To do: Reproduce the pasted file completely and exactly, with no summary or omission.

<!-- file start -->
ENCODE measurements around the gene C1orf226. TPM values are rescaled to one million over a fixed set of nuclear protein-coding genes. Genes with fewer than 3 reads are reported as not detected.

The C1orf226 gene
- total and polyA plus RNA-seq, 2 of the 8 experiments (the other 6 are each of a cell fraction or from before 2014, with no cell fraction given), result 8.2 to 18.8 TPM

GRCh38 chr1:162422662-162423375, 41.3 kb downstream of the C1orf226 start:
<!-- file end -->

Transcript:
ENCODE measurements around the gene C1orf226. TPM values are rescaled to one million over a fixed set of nuclear protein-coding genes. Genes with fewer than 3 reads are reported as not detected.

The C1orf226 gene
- total and polyA plus RNA-seq, 2 of the 8 experiments (the other 6 are each of a cell fraction or from before 2014, with no cell fraction given), result 8.2 to 18.8 TPM

GRCh38 chr1:162422662-162423375, 41.3 kb downstream of the C1orf226 start: